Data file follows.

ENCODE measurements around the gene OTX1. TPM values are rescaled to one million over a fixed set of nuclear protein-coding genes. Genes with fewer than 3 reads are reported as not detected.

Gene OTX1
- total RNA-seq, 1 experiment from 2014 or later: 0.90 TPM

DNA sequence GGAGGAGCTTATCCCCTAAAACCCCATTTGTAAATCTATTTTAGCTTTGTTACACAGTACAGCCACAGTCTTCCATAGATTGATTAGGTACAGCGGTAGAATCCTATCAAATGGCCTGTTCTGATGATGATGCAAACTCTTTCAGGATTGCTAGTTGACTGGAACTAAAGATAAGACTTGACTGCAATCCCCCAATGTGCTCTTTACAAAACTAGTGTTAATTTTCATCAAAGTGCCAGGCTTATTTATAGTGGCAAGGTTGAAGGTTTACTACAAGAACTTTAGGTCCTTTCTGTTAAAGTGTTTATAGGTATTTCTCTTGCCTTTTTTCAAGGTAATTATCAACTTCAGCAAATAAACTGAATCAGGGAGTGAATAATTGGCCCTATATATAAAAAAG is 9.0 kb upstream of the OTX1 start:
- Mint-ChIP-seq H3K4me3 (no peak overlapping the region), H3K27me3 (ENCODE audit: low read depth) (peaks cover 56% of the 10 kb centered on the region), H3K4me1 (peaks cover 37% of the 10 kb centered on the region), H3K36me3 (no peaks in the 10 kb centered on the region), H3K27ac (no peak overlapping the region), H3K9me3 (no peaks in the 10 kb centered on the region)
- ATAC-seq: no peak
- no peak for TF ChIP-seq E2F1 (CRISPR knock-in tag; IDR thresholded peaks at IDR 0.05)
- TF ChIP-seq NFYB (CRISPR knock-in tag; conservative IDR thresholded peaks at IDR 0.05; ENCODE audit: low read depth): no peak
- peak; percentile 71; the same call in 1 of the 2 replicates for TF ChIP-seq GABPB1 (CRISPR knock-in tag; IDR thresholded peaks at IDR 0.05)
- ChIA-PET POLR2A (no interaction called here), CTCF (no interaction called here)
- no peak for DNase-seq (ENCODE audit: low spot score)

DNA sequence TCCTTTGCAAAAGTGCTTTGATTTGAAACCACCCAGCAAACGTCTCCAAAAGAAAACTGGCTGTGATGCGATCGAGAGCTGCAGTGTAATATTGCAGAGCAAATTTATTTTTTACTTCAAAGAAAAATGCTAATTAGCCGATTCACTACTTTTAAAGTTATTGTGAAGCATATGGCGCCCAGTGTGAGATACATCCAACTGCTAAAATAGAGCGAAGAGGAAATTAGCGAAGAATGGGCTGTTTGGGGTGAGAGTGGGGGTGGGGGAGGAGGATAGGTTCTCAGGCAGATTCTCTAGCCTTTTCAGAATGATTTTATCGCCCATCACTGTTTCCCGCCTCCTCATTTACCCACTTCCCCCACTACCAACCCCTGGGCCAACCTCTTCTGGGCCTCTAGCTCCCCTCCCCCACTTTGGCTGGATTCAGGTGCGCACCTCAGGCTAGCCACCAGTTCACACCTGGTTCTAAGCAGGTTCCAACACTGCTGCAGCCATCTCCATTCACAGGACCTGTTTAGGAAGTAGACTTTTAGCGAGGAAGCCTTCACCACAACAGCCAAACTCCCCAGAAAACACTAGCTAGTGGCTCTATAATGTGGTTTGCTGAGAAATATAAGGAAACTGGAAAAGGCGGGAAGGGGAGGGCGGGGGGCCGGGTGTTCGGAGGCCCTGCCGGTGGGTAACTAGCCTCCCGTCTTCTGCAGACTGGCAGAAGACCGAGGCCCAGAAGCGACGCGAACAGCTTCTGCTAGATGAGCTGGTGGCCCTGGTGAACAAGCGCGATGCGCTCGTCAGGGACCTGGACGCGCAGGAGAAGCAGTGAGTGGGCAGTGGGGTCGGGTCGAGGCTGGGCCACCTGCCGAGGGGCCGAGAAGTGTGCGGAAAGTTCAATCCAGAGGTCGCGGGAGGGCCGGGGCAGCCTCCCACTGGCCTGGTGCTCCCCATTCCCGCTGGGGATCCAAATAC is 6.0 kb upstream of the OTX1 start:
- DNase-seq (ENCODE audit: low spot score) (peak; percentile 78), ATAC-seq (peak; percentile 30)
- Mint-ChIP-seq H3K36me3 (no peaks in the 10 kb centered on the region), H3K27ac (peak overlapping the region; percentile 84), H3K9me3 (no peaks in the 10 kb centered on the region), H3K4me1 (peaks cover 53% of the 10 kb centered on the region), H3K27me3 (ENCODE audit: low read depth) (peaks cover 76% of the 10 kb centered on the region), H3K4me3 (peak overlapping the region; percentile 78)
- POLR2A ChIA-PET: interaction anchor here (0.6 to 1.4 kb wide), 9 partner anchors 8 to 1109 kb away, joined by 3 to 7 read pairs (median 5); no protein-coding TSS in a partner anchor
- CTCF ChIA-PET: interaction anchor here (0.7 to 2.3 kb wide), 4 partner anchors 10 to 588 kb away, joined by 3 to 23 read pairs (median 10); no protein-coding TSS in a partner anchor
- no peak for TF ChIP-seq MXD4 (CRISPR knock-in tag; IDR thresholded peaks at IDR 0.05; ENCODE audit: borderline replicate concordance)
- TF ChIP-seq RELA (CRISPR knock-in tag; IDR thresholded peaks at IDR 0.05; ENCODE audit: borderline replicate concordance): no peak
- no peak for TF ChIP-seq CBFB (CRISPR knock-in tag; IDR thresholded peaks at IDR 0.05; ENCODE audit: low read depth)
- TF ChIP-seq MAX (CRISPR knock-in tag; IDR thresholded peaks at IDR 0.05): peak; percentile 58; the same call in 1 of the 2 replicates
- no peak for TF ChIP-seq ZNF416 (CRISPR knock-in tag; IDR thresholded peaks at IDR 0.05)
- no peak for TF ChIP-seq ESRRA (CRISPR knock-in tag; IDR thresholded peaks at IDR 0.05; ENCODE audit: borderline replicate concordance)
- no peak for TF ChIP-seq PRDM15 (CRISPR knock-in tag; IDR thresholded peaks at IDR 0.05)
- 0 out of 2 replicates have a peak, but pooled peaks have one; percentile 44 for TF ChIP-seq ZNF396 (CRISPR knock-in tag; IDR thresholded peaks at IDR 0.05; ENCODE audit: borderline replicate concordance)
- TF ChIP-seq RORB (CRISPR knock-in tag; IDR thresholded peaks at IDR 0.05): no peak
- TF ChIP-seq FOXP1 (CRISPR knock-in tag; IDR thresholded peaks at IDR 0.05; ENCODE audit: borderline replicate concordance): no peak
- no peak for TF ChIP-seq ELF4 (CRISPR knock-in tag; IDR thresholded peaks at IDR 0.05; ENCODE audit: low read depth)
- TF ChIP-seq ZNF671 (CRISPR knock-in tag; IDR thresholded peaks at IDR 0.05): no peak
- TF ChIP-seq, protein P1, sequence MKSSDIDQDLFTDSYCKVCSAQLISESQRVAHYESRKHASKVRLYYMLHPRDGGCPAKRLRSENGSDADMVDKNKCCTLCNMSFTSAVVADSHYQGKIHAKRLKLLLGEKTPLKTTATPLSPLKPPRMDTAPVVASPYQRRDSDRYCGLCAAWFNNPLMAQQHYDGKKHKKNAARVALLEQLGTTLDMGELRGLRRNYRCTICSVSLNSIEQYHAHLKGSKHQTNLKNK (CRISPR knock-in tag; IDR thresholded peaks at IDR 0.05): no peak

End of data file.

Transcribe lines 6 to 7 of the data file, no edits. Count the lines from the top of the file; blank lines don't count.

- ATAC-seq: no peak
- no peak for TF ChIP-seq E2F1 (CRISPR knock-in tag; IDR thresholded peaks at IDR 0.05)